While the announcement shows increasing awareness of the effects of climate change, such a fund does not replace the financing developing countries need to continuously adapt to future warming impacts, leaders from developing countries and experts say, as Anca wrote recently.

In my predictions, I wrote I would be looking to see if financial and multilateral institutions from wealthier nations would show leniency on previously announced restrictions on fossil-fuel financing in developing countries.

That seems unlikely from at least one powerful source: the European Investment Bank, according to a September report in The Financial Times.

Despite the restrictions for developing countries like those in Africa, Europe is increasingly turning to African natural gas to make up for its loss of Russian resources.

Such a twist of circumstances provides an ironic backdrop for African leaders to emphasize the importance of developing their economies with natural gas, as Nigeria’s president said in a November Washington Post op-ed and a top United Nations official explained in a Cipher Newsmakers video interview from September.

Whether the VC market cools down.

Venture capital is still pouring into climate technologies, but at a cooler rate than in 2021.

Source: PitchBook • Data compiled upon request from Cipher. *2022 data complete through Dec. 5.

“I think some of these sectors got a little overheated and ahead of themselves,” said Eric Toone, the technical investment lead at Breakthrough Energy Ventures, one of the world’s biggest funders of climate tech startups. “The market overall has cooled off a little bit, which is not necessarily a bad thing.”

Toone specifically mentioned the food space, including lower carbon protein companies, such as Beyond Meat, whose stock price is down nearly 80% over the past year.

Despite these challenges, stocks of climate-minded companies are, on average, doing better compared to the broader stock market, according to a stock index tracking roughly 40 companies in this space created by Energy Impact Partners, a VC firm focused on climate tech.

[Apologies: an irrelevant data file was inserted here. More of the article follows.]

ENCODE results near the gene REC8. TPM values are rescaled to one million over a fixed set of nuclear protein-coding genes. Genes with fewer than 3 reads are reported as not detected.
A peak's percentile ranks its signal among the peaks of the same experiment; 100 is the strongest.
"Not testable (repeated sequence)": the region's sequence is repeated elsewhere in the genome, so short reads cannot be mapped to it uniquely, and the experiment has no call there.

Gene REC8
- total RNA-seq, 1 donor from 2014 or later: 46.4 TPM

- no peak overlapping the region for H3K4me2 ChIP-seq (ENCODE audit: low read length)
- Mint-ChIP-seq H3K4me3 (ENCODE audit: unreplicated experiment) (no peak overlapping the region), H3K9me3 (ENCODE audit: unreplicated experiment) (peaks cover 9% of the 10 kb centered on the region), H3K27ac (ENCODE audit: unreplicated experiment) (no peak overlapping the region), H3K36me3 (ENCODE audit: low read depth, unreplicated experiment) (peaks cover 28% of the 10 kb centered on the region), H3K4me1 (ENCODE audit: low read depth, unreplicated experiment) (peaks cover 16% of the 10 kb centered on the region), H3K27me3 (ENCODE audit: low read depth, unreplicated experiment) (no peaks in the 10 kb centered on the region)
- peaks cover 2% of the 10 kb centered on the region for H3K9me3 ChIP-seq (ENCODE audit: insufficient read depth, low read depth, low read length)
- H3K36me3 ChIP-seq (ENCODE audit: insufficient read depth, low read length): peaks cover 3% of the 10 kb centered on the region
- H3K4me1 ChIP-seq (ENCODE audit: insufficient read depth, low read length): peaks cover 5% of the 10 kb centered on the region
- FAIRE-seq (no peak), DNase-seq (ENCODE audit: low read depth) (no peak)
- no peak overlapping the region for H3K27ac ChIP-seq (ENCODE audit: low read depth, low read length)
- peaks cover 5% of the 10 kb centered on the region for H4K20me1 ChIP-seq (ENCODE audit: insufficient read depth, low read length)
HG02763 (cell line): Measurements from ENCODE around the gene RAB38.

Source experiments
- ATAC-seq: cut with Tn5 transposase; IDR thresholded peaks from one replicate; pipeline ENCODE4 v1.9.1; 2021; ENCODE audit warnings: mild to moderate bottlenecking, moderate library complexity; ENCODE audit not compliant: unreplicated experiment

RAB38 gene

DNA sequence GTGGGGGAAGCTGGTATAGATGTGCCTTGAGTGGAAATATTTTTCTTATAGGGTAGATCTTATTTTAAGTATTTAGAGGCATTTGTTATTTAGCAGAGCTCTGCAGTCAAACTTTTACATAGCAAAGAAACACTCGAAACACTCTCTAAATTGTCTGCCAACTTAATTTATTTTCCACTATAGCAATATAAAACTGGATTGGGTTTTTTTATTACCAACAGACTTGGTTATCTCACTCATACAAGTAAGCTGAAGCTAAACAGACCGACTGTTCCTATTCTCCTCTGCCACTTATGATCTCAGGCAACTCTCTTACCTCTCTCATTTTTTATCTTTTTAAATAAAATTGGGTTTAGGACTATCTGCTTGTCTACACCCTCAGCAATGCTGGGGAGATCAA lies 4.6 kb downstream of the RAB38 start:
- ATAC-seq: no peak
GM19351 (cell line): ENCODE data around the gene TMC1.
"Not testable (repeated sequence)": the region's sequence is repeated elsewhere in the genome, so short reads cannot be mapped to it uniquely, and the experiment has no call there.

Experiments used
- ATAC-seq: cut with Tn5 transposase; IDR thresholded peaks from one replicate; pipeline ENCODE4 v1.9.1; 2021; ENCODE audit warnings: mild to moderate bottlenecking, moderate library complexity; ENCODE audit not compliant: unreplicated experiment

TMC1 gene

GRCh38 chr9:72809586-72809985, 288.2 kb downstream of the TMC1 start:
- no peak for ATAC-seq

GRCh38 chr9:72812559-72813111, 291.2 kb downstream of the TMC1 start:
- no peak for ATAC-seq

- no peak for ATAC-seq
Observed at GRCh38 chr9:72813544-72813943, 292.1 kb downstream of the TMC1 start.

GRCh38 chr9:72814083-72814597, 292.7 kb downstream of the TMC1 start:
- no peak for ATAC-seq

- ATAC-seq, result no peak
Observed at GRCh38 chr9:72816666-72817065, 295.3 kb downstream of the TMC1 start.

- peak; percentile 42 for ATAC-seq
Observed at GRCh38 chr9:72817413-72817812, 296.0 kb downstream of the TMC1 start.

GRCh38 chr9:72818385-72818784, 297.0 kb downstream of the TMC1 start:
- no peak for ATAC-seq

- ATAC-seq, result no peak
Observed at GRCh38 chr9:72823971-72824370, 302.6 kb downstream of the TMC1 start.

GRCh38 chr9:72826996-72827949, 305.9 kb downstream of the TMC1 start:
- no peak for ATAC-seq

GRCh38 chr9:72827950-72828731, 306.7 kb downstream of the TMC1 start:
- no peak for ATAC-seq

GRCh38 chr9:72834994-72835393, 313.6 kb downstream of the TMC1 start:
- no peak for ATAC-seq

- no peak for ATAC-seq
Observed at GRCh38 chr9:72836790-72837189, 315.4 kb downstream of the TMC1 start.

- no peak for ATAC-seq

Source: Energy Impact Partners • The EIP Climate Tech Index tracks the performance of public companies primarily involved in providing technology that supports global decarbonization. Companies included can be found at the source link.

Reckoning with clean-energy criticism.

In my 2022 look-ahead, I highlighted four areas of strife I saw emerging in the clean energy debate:

  • Appropriately disposing of cleantech at the end of its life;
  • Safely mining for clean energy materials;
  • Streamlining permitting processes;
  • Ensuring new cleantech industrial facilities (like direct air capture) are built with environmental justice in mind.

Calls to streamline permitting came to a political head this fall (on the heels of a two-part Cipher series on the topic). But nothing has passed Congress and progress seems unlikely any time soon.

Movement on these topics is usually slow. The war in Ukraine and resulting energy crisis demanded attention that might have otherwise gone to these other areas.

What’s next: In our Jan. 4 edition, we’ll be highlighting five trends Cipher will watch next year. What’s on your radar? Tell us at news@ciphernews.com.

Editor’s note: Breakthrough Energy Ventures (BEV) is a venture capital fund within the Breakthrough Energy network, which also supports Cipher. Catalyst is a program within Breakthrough, which is also a partner with the First Movers Coalition. Bill Gates, founder of Breakthrough Energy, has provided funding to Beyond Meat.